Recall the last time you went out to dinner – not a fancy jacket and tie thing, but a reasonable restaurant or a decent pub. You’ve finished your main course, perhaps a 21-day hung steak, steamed seasonable veg and hand-cut chips. Then the dessert menu comes out, and there it on the top of the list a cheesecake, maybe vanilla with raspberry coulli.
Sounds good right?
But let’s look at this critically.
When you order that cheesecake, you only know how much it’s going to cost, it sounds good, but you don’t know how big a slice you’re getting, you don’t know if you’re going to enjoy it or whether you’ve had a decent plate of food and eating a sugar-heavy dessert is only leave with a need undo your belt a notch before you get in the car. All you have to go on is that you’ve had a vanilla cheesecake before so you think you have an idea what this one will be like.
Plus I know my local supermarket sells cheesecakes for £2 and the restaurant is maybe buying in a better class of cheesecake for £5, cuts it into eight slices, adds some sauce, covers it in icing sugar and adds one of those wee orange fruits that no-one can identify. £5 please.
So the cheesecake might be great, might not. Is expensive compared to the rest of the meal and other cheesecake options and may leave feeling rather disappointed. Sound like anything else?
Which brings me back to comics: you don’t know what you’re really going to get, and you’re paying more than for similar entertainment.
I know comics aren’t cheap to make and I don’t think we’re being taken for a ride, but compared to a blu-ray or an album I think it is an expensive medium.
And what’s the right approach with comic buying? Buy the first issue of a run and see what you think? Wait until CBR issues it top 100 of the year and buy those in trade?
Another quandary I have is that my local comic shop is a new business and I really enjoy popping in and supporting them. But having a pull list is expensive – got a £21 surprise yesterday having only been in there two weeks ago!
I could wait for the trades I suppose, but the comic shop sell those at RRP so a six-issue story is typically £12. But of course then the ‘great South American river’ comes to mind and I know they’re only asking for £8! But then I’m feeding that massive gorilla and not the guys selling comics in my local high street.
But cost is only one of the things we’re talking about here. If that cheesecake was £8 but amazing, you wouldn’t care!
So as I said I was stood in my local comic shop yesterday faced with a wall of sealed, carded, bagged comics and what do you have to go on? The cover and maybe a creative team you know, but we all know of a book that’s promised lots and delivered very little. And even if we get to look at the book we really can only go on the artwork, and that seems to be enough for some, but I got tired of seeing double-page, should-have-been-a-poster spreads in Marvel years ago. I want to read a story that’s told through words and art that make me want to sit up and pay attention.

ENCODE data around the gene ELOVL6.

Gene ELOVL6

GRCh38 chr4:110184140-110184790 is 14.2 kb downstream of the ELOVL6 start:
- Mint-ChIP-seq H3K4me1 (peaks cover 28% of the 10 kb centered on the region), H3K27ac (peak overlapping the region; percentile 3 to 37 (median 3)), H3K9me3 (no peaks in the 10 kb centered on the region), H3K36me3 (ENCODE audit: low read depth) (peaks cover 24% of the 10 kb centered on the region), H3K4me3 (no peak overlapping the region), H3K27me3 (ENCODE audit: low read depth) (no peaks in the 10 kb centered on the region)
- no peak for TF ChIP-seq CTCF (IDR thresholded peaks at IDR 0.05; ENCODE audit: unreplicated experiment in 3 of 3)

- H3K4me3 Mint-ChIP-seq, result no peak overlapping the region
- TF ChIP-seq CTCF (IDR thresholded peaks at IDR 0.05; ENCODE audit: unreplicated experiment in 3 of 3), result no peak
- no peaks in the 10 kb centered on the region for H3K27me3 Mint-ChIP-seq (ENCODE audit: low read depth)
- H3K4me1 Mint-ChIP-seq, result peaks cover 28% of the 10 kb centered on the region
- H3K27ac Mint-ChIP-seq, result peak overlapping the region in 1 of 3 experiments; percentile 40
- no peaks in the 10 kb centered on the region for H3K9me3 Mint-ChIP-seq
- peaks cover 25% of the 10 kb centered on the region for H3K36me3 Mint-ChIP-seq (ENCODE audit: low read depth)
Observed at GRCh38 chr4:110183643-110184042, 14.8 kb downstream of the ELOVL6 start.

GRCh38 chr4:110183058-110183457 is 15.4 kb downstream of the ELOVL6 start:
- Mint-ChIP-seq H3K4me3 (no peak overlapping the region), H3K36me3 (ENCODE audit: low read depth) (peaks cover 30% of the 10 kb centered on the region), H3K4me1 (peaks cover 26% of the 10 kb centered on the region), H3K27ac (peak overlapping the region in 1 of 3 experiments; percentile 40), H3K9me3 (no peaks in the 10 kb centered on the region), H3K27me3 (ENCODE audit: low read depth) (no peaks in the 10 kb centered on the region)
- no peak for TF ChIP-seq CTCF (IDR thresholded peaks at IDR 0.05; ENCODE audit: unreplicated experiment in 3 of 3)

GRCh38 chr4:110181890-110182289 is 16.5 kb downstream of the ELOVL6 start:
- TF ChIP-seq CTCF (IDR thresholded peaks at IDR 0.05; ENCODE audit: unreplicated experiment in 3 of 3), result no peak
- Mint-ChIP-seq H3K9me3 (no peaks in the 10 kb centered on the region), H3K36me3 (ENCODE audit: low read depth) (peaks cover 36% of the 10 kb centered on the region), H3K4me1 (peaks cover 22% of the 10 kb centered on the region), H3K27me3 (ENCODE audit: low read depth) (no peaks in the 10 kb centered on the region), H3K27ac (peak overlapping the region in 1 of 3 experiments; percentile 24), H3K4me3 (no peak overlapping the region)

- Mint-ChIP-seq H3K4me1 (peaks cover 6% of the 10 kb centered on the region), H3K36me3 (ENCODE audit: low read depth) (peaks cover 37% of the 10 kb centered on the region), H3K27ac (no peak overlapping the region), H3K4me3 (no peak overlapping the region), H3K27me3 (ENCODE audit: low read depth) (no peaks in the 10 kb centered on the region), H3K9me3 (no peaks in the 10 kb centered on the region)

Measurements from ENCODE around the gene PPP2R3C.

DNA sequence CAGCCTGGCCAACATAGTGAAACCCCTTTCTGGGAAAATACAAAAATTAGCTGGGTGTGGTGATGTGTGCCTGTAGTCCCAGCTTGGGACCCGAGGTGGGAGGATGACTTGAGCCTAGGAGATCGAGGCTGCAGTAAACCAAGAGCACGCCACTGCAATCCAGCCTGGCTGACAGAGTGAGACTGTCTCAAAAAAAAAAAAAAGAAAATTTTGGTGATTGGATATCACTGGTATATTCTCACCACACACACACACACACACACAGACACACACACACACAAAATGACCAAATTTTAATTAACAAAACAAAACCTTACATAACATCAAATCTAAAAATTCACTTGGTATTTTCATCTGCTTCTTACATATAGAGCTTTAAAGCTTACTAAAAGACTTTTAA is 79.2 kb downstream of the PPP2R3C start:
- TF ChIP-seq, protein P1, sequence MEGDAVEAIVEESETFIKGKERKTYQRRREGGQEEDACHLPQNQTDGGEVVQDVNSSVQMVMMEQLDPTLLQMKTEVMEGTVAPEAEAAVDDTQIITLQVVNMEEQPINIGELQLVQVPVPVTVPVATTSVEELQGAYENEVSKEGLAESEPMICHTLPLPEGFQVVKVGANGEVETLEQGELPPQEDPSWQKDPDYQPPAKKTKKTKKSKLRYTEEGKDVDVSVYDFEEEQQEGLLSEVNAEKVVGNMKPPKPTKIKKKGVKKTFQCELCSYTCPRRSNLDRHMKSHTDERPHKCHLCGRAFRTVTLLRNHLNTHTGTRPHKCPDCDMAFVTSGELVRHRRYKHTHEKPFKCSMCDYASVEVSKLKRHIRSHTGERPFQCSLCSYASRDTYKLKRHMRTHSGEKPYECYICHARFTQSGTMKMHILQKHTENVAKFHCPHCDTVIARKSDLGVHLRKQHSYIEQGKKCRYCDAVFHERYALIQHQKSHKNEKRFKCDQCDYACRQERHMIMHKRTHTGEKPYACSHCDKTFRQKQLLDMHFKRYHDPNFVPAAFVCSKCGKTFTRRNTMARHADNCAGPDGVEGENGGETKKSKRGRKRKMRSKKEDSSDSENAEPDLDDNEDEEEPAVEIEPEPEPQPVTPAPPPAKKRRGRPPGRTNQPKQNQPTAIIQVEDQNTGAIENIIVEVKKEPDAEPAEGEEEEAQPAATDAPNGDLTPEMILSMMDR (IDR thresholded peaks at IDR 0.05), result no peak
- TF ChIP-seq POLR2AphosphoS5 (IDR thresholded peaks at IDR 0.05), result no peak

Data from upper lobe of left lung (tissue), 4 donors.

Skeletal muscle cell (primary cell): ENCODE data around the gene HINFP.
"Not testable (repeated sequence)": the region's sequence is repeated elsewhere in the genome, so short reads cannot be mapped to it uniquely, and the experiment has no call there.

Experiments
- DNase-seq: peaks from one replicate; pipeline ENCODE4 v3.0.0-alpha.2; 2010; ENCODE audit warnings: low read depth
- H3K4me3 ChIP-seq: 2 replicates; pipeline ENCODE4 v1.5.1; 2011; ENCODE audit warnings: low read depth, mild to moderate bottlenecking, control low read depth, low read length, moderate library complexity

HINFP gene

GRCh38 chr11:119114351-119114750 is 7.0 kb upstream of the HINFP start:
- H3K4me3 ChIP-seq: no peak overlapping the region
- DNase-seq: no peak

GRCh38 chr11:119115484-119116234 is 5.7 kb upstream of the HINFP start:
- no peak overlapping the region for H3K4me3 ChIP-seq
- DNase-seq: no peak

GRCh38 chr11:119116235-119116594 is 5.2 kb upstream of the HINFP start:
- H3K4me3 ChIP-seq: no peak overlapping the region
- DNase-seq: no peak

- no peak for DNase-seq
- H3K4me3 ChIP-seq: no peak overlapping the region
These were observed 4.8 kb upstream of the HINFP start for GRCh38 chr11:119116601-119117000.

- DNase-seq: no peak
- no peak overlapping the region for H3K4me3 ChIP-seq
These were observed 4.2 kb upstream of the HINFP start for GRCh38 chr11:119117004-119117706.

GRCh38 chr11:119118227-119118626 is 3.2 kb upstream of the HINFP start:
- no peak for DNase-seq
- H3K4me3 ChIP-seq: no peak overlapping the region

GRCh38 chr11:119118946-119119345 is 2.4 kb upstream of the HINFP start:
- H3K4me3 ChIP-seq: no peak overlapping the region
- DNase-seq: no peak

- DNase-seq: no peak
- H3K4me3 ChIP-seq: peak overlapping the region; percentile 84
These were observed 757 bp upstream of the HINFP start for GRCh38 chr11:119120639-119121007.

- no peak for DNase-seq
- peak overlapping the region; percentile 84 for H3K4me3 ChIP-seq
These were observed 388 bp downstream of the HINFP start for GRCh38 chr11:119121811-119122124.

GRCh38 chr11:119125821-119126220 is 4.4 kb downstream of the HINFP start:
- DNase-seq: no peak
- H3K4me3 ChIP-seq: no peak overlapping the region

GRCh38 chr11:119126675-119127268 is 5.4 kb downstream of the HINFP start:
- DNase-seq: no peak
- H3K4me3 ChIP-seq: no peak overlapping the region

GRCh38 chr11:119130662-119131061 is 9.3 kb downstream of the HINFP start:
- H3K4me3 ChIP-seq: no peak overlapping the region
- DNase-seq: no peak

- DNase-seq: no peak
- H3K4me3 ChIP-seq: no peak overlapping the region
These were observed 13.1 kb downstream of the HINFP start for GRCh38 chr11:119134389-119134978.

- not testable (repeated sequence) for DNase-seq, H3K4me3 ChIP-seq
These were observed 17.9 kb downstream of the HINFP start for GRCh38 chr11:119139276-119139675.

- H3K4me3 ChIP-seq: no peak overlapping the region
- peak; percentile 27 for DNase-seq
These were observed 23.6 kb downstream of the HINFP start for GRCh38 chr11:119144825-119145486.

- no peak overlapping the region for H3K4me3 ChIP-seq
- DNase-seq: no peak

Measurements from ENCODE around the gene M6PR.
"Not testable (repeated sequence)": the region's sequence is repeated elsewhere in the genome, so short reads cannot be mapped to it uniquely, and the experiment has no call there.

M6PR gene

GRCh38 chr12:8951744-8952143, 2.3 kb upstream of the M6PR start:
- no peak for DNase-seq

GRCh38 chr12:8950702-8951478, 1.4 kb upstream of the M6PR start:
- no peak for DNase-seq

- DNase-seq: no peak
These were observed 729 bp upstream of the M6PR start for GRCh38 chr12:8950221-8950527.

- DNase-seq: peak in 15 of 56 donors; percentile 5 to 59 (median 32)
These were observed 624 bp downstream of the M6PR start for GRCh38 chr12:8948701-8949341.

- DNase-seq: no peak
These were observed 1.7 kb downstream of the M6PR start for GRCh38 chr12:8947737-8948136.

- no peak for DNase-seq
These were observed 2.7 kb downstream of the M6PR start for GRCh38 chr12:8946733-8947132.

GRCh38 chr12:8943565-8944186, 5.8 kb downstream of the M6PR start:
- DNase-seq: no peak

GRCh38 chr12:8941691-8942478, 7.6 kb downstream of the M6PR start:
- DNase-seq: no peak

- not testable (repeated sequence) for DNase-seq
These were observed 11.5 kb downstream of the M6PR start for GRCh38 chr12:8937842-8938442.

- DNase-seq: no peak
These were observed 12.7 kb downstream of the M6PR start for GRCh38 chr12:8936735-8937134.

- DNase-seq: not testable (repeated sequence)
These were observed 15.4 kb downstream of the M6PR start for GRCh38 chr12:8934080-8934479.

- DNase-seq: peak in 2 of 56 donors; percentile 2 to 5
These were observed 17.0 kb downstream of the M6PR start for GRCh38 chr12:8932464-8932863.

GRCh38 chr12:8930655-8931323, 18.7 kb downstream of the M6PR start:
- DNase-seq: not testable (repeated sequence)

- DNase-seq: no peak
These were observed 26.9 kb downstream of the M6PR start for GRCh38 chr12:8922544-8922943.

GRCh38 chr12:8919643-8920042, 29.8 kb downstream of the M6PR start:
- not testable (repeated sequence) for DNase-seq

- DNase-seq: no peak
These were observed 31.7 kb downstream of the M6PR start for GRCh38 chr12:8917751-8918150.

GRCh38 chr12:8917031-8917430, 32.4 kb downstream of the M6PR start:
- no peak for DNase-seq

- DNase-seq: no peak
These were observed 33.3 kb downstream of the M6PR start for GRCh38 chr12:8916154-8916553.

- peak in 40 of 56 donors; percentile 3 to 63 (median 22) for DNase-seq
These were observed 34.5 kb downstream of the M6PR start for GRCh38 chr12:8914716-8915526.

Why do I come away so disappointed so often then?
I’m currently massively disappointed with IDW’s Judge Dredd series. It seems to have no clue what it’s trying to do. I don’t like the two stories per issue thing they’re trying and the stories just seem .. well, I don’t know what to call them. I’ve read better stories in Zarjaz though! On the other hand IDW’s Judge Dredd Year One in a single issue has overtaken the ‘main’ title. It’s telling a story that grabs you from the second page, the character of Dredd is told through his reaction to the story and I can’t wait for the second issue. I think it’s pretty much guaranteed I’ll be getting the main title removed from my pull list.
But I don’t want to just pick on IDW. I’m also not at all convinced by Bendis’ two X Men titles. The premise of bringing the classic X Men forward in time to act as fresh eyes was what drew me to the title, but I need to see more from this title.
I guess what I’m asking for is for the industry to become story driven, not event driven, not license driven and not ‘big idea’ driven. It’s not good enough to just have the X Men fight the Avengers, it’s not enough to go licence the latest ‘brand’ an slap big covers on the issues and it’s not enough to have a great idea and have no story to back it up. And it’s the writers that need to take some of the blame here but I guess they’re under pressure to produce more issues and give the artists big pages to draw. I’d just like to see the industry to maybe recognize that less is more, that quality needs to improve and let’s allow these talents to produce what they’re capable of not what they capable of producing quickly.
Anyway I have some cheesecake to eat!